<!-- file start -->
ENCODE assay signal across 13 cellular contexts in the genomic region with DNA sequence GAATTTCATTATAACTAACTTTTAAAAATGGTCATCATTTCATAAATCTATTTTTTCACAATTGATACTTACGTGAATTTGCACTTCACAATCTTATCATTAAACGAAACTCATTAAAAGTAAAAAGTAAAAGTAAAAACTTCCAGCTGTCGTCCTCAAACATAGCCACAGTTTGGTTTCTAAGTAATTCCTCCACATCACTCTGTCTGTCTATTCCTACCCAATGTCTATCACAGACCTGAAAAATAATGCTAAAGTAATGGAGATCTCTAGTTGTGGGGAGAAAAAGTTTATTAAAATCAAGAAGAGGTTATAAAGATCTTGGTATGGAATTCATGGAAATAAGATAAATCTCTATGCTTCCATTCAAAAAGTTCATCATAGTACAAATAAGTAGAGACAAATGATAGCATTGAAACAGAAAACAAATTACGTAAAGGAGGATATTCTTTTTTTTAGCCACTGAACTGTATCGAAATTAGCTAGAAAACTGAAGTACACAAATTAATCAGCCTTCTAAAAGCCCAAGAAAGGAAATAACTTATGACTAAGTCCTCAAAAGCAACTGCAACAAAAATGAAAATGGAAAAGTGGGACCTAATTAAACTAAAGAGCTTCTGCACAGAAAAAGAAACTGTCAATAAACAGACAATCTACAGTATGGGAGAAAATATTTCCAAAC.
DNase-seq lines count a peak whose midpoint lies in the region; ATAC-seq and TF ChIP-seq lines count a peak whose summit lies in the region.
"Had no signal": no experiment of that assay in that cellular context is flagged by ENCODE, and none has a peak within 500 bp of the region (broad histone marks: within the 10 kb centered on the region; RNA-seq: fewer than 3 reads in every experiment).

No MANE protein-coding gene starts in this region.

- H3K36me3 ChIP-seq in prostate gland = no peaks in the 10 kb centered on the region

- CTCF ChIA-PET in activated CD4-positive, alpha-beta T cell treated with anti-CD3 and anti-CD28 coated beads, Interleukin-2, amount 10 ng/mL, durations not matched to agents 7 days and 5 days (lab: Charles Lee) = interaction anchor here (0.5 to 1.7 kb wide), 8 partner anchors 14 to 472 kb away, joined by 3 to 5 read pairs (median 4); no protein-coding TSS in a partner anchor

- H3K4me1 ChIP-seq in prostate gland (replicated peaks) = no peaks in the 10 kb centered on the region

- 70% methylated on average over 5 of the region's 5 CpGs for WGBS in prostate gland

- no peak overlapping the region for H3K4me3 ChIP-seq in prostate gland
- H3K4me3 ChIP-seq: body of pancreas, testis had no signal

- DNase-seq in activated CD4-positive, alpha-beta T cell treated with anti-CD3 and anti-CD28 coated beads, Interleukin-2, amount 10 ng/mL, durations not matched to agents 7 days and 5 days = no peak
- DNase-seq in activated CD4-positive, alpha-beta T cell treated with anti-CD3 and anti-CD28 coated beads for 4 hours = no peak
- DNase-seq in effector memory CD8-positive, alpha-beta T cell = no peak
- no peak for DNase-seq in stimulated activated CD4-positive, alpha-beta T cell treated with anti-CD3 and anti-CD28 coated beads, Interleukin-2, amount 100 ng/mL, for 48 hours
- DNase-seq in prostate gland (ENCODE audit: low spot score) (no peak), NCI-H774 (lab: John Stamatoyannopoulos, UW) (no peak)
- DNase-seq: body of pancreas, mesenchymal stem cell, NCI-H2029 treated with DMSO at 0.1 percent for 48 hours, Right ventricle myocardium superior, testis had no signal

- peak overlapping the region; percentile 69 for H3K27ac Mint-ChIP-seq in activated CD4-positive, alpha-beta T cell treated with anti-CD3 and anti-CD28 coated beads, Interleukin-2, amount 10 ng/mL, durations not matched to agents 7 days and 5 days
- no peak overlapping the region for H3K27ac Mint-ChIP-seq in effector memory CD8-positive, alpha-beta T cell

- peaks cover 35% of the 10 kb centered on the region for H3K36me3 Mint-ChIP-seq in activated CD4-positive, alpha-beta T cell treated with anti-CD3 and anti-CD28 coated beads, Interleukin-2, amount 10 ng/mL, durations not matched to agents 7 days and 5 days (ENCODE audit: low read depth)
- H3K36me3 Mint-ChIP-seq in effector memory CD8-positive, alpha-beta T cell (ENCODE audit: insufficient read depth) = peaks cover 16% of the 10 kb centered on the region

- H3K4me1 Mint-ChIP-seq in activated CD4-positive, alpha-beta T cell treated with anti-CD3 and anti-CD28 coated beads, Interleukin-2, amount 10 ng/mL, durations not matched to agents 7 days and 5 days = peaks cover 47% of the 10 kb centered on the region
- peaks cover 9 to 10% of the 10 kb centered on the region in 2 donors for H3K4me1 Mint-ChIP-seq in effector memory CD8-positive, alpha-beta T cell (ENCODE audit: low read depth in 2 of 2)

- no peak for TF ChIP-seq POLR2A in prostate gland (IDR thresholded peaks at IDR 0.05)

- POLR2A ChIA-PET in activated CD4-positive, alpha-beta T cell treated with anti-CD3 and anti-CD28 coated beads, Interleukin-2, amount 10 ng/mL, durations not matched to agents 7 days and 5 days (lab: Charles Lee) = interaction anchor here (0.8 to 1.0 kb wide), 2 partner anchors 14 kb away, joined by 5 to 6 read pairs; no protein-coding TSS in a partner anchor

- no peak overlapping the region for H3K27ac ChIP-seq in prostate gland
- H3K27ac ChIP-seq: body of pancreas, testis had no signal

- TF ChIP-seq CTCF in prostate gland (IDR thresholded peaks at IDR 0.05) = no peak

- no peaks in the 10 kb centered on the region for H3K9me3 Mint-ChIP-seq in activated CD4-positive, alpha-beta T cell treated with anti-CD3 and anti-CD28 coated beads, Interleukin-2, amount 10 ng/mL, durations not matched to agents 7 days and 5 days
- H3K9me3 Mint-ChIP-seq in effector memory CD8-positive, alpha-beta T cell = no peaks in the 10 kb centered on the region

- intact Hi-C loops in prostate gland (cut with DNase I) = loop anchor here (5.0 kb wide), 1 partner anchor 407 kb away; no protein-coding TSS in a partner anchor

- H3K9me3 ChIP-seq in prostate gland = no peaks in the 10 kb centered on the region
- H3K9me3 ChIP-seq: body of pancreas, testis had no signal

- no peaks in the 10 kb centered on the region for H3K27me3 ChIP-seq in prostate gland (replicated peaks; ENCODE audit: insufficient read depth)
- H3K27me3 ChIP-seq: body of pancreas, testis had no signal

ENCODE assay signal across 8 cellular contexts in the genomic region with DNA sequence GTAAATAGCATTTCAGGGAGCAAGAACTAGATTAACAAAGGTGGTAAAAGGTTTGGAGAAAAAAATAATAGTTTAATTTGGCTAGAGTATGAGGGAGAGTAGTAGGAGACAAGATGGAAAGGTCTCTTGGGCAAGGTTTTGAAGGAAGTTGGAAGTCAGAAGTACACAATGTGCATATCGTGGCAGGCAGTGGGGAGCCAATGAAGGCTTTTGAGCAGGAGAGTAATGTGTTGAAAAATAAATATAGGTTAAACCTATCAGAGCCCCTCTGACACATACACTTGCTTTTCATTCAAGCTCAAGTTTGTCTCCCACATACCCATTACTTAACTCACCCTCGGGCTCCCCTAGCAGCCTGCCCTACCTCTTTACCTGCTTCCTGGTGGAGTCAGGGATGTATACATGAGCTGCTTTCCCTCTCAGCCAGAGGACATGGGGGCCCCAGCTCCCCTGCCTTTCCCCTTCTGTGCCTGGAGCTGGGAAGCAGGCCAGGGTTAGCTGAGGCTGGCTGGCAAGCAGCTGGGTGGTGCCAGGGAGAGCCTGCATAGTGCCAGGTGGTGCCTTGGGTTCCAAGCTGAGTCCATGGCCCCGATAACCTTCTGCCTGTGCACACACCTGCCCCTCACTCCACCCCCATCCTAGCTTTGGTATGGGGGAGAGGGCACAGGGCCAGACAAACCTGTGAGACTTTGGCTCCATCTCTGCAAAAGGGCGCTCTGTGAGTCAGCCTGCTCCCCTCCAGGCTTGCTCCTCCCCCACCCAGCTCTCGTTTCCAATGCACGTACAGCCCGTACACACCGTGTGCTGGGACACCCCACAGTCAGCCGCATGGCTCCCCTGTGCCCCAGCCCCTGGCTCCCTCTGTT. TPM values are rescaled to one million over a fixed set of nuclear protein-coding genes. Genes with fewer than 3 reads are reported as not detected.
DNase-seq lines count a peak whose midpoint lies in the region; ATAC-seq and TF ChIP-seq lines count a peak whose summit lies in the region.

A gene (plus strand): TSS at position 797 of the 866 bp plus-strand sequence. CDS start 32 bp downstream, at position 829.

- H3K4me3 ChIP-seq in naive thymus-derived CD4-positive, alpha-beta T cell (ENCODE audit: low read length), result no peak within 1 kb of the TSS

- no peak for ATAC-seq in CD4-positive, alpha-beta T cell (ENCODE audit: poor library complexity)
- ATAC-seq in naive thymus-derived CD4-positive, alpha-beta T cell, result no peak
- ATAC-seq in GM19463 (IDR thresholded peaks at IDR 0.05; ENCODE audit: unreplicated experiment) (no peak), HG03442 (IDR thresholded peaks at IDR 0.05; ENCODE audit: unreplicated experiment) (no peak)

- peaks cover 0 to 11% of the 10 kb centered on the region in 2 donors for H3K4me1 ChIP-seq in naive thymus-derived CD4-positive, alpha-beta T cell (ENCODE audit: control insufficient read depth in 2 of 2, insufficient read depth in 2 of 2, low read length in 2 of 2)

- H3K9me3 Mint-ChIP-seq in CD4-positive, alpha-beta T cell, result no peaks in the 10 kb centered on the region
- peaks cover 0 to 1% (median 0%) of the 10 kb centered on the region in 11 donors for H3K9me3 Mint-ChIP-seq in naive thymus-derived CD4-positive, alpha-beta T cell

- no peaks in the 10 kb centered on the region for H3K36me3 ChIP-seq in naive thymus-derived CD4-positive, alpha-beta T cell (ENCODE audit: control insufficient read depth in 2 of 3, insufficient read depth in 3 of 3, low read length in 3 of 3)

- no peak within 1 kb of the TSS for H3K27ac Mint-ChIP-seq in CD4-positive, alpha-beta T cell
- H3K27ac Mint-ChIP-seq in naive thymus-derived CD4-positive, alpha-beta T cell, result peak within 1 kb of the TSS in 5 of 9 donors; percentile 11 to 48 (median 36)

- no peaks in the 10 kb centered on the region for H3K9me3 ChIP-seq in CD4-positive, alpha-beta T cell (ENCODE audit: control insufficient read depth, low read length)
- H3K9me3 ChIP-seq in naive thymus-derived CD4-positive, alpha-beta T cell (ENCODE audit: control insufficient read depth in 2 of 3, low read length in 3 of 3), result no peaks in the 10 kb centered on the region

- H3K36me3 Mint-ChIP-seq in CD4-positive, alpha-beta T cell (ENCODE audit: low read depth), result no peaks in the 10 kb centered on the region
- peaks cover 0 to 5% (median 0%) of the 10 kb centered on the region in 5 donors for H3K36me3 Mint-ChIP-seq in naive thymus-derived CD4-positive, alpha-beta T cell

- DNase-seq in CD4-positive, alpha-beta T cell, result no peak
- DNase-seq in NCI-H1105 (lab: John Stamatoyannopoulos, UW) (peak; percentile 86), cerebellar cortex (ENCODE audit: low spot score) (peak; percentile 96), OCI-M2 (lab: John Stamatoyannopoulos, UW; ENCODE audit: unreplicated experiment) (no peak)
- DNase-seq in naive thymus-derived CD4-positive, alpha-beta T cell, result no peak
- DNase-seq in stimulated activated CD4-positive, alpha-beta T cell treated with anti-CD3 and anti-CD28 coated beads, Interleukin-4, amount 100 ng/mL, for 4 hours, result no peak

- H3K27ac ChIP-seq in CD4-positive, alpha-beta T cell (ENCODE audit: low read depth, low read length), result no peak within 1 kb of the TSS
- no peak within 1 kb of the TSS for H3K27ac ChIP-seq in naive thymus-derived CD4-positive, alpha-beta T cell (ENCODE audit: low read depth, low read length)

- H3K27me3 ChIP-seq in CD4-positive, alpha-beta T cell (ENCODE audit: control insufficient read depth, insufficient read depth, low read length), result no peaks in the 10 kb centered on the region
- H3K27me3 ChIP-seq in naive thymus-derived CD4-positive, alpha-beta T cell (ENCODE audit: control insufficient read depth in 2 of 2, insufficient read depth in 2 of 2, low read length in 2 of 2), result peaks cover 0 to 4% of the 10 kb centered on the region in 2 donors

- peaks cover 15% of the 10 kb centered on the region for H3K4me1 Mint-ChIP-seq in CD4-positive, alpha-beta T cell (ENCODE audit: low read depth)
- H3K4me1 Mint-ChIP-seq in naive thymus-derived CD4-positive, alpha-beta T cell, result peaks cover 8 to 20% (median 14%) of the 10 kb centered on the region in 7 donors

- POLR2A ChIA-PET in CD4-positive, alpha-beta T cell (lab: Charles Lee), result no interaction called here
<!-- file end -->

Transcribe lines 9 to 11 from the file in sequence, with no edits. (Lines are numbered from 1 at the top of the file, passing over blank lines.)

- no peak overlapping the region for H3K4me3 ChIP-seq in prostate gland
- H3K4me3 ChIP-seq: body of pancreas, testis had no signal

- DNase-seq in activated CD4-positive, alpha-beta T cell treated with anti-CD3 and anti-CD28 coated beads, Interleukin-2, amount 10 ng/mL, durations not matched to agents 7 days and 5 days = no peak